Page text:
One such life-changing experience included Sambany’s story. Sambany travelled by foot for two days with the burden of a 16.46lb facial tumour to reach the Africa Mercy in hopes of receiving help, and help he did find, as surgeons were able to completely remove the tumour giving him back his life!
Sambany tells Mercy Ships crew, “I knew without surgery I would die. I knew I might die in surgery, but I already felt dead inside from the way I was treated. I chose to have the surgery.”
It took 17 blood donors made up of the ship’s crew to keep Sambany alive during the 12 hour operation, he lost all of his own blood and now runs on 100% donated blood. He has since recovered and returned home to his village where family and friends were in shock after seeing his face without the tumour he had carried for 19 years.
“Being on board and seeing Sambany’s journey and transformation was just amazing” says Van Hoepen.
During the 2014-2015 eight month field service in Madagascar, 1267 operating room surgeries were performed!
Mercy Ships would not be able to deliver healthcare services to patients like Sambany without the help of our Canadian volunteers like Marlayna!
In 217 days volunteer surgeons performed 104 cleft lip and palate repairs that granted those individuals freedom to live a normal life.
We are thankful for our donors and volunteers around the world that have made those surgeries possible!
Cleft Lips Deconstructed
According to the World Health Organization, approximately 1 in 700 births suffer from a cleft lip –a split usually in the upper lip. In the developing world most cleft lips are closed within the first year.
In developing countries like Madagascar there are few surgeons that can seal cleft lips. Mercy Ships volunteer surgeons not only performed over 100 cleft lip repairs this field service, they also mentored local surgeons in the art of cleft lip.
Francina’s mother used to dread feeding times; her seven month old baby girl couldn’t feed naturally off her like most babies. Babies like Francina often die from malnutrition.
Francina’s mother made the 18 hour journey with her baby, hoping that Mercy Ships could help. When she arrived, Francina was underweight and not ready for surgery. Thanks to our infant feeding program we were able to help Francina reach a healthy weight and get her ready for surgery.
Today, Francina’s mother no longer worries about feeding time!
“Good food equals good health, and that’s what we are all about” – Ken Winbark, Mercy Ships Agriculture program Administrator
What is the Mercy Ships Food for Life Program?
Since 1997, the Mercy Ships Food for Life program improves general health through teaching sustainable agriculture, nutrition, and animal husbandry. Participants discover significantly improved methods of food production.
The program focuses on training nutritionally appropriate, ecologically sustainable, organic agriculture, while also enhancing household revenue. Thence it trains trainers to multiply the message outwards among Non Governmental Agencies (NGOs) and government agencies, villages, cooperatives and families. The right food is the best preventive ‘medicine’!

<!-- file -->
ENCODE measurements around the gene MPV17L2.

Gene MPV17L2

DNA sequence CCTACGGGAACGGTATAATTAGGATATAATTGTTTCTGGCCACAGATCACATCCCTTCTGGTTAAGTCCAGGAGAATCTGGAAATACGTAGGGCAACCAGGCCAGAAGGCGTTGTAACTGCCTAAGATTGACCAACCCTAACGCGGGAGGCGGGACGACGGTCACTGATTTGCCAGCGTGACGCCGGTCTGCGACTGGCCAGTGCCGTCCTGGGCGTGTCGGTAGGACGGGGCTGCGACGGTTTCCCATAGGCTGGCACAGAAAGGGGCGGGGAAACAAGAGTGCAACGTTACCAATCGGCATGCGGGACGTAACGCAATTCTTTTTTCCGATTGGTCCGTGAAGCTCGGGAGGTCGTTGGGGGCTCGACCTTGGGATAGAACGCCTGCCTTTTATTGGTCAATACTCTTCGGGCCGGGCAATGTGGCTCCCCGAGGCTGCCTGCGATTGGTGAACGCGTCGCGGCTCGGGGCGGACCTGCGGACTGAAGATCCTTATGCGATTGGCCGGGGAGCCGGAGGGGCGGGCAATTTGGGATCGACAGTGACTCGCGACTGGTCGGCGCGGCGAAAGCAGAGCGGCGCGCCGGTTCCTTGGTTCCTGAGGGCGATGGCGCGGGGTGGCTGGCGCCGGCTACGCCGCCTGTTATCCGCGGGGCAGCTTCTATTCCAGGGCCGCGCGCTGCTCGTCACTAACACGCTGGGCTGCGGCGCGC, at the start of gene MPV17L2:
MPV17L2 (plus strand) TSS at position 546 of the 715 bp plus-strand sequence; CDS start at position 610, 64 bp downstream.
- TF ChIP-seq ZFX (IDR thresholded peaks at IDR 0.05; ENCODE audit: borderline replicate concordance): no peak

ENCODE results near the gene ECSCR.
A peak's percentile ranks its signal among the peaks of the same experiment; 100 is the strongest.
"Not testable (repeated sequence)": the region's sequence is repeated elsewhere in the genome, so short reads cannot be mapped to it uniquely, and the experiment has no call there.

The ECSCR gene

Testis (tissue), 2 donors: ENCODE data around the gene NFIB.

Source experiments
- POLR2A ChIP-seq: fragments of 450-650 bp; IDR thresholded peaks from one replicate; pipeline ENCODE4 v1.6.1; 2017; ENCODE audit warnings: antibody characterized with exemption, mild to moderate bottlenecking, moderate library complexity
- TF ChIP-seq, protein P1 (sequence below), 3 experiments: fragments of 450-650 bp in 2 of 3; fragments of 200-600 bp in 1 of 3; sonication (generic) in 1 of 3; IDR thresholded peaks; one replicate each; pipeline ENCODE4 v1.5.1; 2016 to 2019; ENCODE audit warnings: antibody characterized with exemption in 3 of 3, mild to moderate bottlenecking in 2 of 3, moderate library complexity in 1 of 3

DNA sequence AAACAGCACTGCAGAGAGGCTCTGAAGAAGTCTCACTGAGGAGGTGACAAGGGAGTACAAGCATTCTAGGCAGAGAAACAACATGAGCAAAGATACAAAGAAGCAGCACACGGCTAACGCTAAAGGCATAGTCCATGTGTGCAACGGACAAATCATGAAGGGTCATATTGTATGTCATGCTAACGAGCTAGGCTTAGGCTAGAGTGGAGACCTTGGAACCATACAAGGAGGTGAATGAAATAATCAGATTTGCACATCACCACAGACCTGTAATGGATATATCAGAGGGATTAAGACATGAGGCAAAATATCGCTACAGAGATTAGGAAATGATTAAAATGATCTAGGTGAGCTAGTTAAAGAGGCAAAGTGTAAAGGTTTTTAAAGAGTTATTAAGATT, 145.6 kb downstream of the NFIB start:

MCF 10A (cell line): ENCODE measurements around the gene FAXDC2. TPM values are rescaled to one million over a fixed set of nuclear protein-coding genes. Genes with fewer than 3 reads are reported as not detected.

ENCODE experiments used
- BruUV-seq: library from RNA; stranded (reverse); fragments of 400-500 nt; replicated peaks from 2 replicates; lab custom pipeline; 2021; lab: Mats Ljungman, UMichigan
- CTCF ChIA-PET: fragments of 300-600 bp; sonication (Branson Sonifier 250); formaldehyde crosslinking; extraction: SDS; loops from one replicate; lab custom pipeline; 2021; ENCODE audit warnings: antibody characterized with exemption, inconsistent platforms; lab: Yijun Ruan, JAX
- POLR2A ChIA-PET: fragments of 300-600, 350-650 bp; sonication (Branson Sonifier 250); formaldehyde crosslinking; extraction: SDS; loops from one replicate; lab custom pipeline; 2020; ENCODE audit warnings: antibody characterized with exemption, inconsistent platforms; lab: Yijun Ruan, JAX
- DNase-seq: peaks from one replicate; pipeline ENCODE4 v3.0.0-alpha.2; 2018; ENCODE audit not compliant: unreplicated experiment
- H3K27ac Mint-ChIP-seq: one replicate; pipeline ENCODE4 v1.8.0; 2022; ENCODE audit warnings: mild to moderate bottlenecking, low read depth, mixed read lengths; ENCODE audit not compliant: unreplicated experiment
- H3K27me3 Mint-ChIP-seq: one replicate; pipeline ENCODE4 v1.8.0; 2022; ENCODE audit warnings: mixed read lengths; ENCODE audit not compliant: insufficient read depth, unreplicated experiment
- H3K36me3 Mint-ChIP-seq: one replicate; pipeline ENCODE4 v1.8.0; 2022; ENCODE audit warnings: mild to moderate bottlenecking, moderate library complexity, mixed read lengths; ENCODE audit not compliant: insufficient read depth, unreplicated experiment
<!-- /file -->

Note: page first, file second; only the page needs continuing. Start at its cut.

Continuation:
Locals learn how to rebuild, restore, and renew their lives, land, communities and nations through holistic, organic agriculture development. The latest Food for Life endeavour is Aquaponics which will add another avenue for increasing access and availability to fresh, nutritional foods.
Food for Life in Madagascar
Madagascar deals with many factors that cause major challenges for feeding populations, especially in rural areas. Unpredictable weather, a fragile ecosystem, deforestation and poor land management all contribute to increasing vulnerability and food insecurity throughout the country. Many of the disfigurements Mercy Ships surgeons operate on develop because of malnutrition.
Over the 2014-2015 field service Mercy Ships partnered with 6 NGOs in Madagascar: Centre Fafiala, Anae, Ong Mercy Ministries, Love and Care, Caritas, Philadelphia Orphanage.
Creating a lasting impact
This year our amazing volunteers and donors helped build an Aquaponics system near Tamatave to aid food insecurity in the region. Aquaponics is a complete food producing cycle that uses fish waste water to supply nutrients to vegetables that are grown in a gravel medium. The gravel and plant roots purify the water which returns to the fish tank as fresh oxygenated water, promoting fish growth and providing protein for human consumption, the biggest limiting factor in developing world diets.
The Aquaponics system uses 95 percent less water than traditional methods and cuts the germination time in half. This method produces 2-3 times the yield of traditional farming or standard greenhouse operations, and will help increase access and availability to fresh, nutritional foods.
Making a difference at the Philadelphia Orphanage
On April 12th 2015 Agriculture trainers, Eliphaz Essah and Josh Figini, began a training program at the Philadelphia Orphanage in the Beravy region of Toliara.
This included 12 participants from the orphanage and surrounding community. The projects at the orphanage included: composting, constructing beds for planting, expanding fruit and vegetable production, natural pest repellent training, and assisting in the implementation of a solar powered water pump and irrigation system.
One of the participants, a local pastor, described the knowledge he gained through the training as “riches for the community.” This project will greatly benefit the children at the orphanage!
Eliphaz says “The trainees never believed that this type of agriculture could ever happen there because of the fact that Toliara is a very desert area. The surprise and excitement that the trainees have shown over watching the crops germinate has been very encouraging to us.
The germination of the crops has been largely due to everyone working hard to make good compost. We give all the glory to God over the way the trainees’ hearts and minds have been transformed here.”